The man in the street would laugh (and is laughing) at such a preposterous statement, but all over the Internet you can find statements like this: “The most important conclusion for ourselves is: Eat much less meat and dairy products. This is one of the most effective ways to reduce our personal carbon footprint and to generally reduce our personal negative impact on the environment.”
According to a four-hundred-page report by the Food and Agricultural Organisation, entitled Livestock’s Long Shadow, the world’s 1.5 billion cattle are most to blame for global warming. “Livestock are responsible for 18 per cent of the greenhouse gases that cause global warming, more than cars, planes and all other forms of transport put together.”
Here’s another: “So as weather patterns become more and more chaotic, blame the burgers, steaks, ribs, sausage, and other products of the massively overpopulated cows across the globe [fact check: sausage is made from pigs, not cows]. Sure, cracking down on coal may be part of the fix. But there is a long-term solution to climate change that everyone can do right now: get the animals off our plates.”
The original version of representative Alexandria Ocasio-Cortez’s “Green New Deal” resolution calls for “a world War II-style mobilization effort to eliminate greenhouse gas emissions from agricultural operations. . . We set a goal to get to net-zero, rather than zero emissions, in ten years because we aren’t sure that we’ll be able to fully get rid of farting cows and airplanes that fast.” (Ocasio-Cortez staffers have since removed the word “farting” from the fact-sheet.) With rubbish like this coming from Congress, can vegetarianism by fiat (and a ban on airplane travel) be far behind?
Methane has the chemical formula CH4 (one atom of carbon and four atoms of hydrogen). Methane is the main component of natural gas; it is also created by certain types of bacteria that break down plant matter—whether inside or outside of a cow.
A quick search of the internet reveals that the largest source of atmospheric methane is wetlands (marshes, swamps, bogs, fens, peatlands, etc.) (Strange, but the Environmental Protection Agency is committed to preserving wetlands and even increasing them!) Another big contributor is rice paddies. (Is that why the latest EAT-Lancet report doesn’t mention rice as a staple food?)
Here’s a graph showing sources of atmospheric methane. As you can see, animal agriculture (including pigs, chickens and cows) contributes at most 13 percent, assuming that all these theories are correct.
Since cows break down vegetable matter in their rumens, the methane created escapes out of one end or the other. Cows are a convenient target for meddling bureaucrats since no one dare propose filling in wetlands or forbidding rice production (or cutting down rain forests or getting rid of termites, which are other significant sources of methane).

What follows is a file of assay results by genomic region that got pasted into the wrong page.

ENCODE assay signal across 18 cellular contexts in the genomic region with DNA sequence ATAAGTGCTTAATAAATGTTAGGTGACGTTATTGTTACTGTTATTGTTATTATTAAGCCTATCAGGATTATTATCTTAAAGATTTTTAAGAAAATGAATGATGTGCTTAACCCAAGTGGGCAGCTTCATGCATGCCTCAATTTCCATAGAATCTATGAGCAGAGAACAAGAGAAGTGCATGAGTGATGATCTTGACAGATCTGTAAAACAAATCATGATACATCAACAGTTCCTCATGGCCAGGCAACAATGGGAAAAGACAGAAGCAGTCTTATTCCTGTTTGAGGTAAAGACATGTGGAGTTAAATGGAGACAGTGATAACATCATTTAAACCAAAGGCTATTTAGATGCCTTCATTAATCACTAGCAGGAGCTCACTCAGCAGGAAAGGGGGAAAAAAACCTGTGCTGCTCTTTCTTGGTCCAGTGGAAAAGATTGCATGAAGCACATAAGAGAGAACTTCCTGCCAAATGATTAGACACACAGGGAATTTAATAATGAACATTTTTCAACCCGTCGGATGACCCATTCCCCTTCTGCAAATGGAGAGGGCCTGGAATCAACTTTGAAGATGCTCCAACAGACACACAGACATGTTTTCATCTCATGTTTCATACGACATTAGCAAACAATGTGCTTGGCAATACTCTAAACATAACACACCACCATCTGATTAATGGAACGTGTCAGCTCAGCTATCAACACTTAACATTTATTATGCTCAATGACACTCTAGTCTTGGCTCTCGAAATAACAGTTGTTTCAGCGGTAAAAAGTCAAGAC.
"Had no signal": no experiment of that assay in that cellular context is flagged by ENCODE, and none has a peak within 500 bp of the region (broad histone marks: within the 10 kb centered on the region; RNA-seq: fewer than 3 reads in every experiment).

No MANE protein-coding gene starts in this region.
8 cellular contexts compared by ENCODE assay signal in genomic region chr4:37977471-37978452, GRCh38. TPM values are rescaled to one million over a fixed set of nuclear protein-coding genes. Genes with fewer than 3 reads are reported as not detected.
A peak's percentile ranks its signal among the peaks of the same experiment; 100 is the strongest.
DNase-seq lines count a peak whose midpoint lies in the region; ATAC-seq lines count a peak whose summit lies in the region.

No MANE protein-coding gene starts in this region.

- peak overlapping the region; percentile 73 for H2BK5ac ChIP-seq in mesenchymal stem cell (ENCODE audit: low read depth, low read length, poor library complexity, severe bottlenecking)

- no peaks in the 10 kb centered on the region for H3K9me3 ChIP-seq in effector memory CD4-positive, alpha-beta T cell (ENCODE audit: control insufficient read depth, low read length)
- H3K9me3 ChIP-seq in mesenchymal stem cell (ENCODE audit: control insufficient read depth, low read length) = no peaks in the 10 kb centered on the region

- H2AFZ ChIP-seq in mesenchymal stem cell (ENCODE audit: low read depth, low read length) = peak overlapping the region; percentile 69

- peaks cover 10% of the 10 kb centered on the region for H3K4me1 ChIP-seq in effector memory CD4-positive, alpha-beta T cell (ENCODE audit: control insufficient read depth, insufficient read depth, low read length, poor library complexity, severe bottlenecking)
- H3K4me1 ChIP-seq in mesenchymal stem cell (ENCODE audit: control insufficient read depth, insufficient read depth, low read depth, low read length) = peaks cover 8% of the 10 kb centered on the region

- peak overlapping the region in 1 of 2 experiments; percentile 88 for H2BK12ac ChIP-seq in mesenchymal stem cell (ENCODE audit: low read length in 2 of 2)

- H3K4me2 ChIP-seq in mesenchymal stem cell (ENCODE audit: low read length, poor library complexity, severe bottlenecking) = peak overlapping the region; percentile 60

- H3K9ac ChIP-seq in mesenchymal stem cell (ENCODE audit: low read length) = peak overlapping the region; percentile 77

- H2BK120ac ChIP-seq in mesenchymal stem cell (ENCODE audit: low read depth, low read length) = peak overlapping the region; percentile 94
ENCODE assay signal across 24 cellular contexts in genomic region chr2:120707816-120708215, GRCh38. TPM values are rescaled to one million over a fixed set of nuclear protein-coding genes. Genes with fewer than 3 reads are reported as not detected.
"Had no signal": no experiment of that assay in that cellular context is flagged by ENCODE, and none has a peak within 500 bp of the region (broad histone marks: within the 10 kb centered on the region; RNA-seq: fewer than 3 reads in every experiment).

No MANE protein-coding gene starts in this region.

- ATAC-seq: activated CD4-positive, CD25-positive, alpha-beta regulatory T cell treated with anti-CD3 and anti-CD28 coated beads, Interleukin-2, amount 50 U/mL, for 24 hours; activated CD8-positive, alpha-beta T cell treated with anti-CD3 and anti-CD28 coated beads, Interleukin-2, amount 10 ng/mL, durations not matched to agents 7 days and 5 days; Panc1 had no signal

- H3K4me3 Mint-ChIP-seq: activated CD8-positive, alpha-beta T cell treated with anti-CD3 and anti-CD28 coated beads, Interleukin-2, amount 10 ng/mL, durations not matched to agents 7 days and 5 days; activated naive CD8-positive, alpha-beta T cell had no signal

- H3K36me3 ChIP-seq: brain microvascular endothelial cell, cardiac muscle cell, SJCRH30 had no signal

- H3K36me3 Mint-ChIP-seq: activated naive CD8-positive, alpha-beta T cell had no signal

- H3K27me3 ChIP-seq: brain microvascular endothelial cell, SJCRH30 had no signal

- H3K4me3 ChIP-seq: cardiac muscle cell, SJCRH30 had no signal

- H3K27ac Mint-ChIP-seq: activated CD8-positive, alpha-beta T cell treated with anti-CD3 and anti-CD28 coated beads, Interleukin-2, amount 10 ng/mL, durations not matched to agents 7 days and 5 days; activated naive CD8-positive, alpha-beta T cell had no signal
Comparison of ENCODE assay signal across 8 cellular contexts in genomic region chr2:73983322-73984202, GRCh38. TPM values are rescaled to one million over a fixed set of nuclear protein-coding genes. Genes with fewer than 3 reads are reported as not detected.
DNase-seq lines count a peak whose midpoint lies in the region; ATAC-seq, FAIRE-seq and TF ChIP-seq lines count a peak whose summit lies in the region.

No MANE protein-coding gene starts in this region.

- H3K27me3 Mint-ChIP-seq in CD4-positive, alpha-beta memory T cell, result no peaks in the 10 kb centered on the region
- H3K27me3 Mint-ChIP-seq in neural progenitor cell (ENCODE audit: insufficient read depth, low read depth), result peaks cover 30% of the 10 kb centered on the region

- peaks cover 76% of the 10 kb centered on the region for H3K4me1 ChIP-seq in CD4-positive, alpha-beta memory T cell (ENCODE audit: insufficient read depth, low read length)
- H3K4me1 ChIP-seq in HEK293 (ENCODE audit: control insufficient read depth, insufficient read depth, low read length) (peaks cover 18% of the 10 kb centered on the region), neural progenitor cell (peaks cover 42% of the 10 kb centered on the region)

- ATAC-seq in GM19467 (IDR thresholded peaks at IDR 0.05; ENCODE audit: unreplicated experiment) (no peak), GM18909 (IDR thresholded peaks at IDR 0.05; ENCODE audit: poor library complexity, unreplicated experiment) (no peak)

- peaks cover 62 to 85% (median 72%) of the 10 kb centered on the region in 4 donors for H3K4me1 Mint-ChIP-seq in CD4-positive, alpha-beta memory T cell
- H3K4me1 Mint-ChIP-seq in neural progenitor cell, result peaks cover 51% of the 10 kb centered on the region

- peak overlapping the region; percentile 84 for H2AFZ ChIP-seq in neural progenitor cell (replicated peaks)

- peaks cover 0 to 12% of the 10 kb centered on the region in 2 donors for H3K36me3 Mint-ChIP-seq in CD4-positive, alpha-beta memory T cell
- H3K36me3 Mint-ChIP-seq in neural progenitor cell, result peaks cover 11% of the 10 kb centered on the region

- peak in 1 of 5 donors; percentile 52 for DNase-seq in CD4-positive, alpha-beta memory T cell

According to lots of highly trained scientists, the Earth’s atmospheric methane concentration has increased by about 150 percent since 1750, and it accounts for 20 percent of the total “radiative forcing” from all of the long-lived and globally mixed greenhouse gases. The other main two greenhouse cases are nitric oxide (N2O) and carbon dioxide (CO2). Methane actually breaks down much more quickly than the other two.
Here’s the main chart on the Internet showing the increase of atmospheric methane in parts per billion:
According to climate scientists, this increase in methane is a main cause of global warming and who am I to argue? However, I do have just one question. If the increase in methane is causing global warming, how come this graph (flat until recent times, and presumably flat pre-1750) has no relation to the actual temperature trends over the last several hundred years, including the Medieval Warm Period and the Little Ice Age?
Worldwide the number of cows has remained stable over the last seven years, yet methane is still increasing. Hmmm. . . another inconvenient fact.
Now consider this: prior to 1700, wild ruminants covered the North American continent. Estimates range as high as seventy million bison (which are larger than cows and therefore produce more methane per animal), thirty million elk, forty million deer and twenty million pronghorn sheep—numbers that exceed the current ruminant population in the U.S. Moreover, there were sixty to four hundred million beavers creating dams, ponds and wetlands throughout the continent. Most of these wetlands are gone now—by some estimates 95 percent less today than before colonization—all producing methane, yet atmospheric methane is said to be increasing today, an anomaly that leads one to question assumptions about methane levels in the past
There are a lot of good Internet discussions about what is causing the rapid increase in methane during the last few decades; one culprit may be shale gas production. But for sure it’s not cows. So you can enjoy your hamburger—preferably a grass-fed burger—without any qualms about destroying the planet. Why is grass-fed better in terms of climate change arguments? Because well-nourished pasture is a big sink for carbon, thus reducing the really long-lived so-called greenhouse gas.
However, the global warming folks are not likely to give in to rational discussion any time soon, and it’s easy to see the handwriting on the wall. Governments will encourage confinement systems of dairy and beef production so the methane can be captured and turned into natural gas. There will be lots of grants and other incentives to the corporate farms to help them do this. But the cows raised outdoors will remain targets since it’s harder for the small farmer to fight back. Look for proposals to tax grass-fed cows coming soon.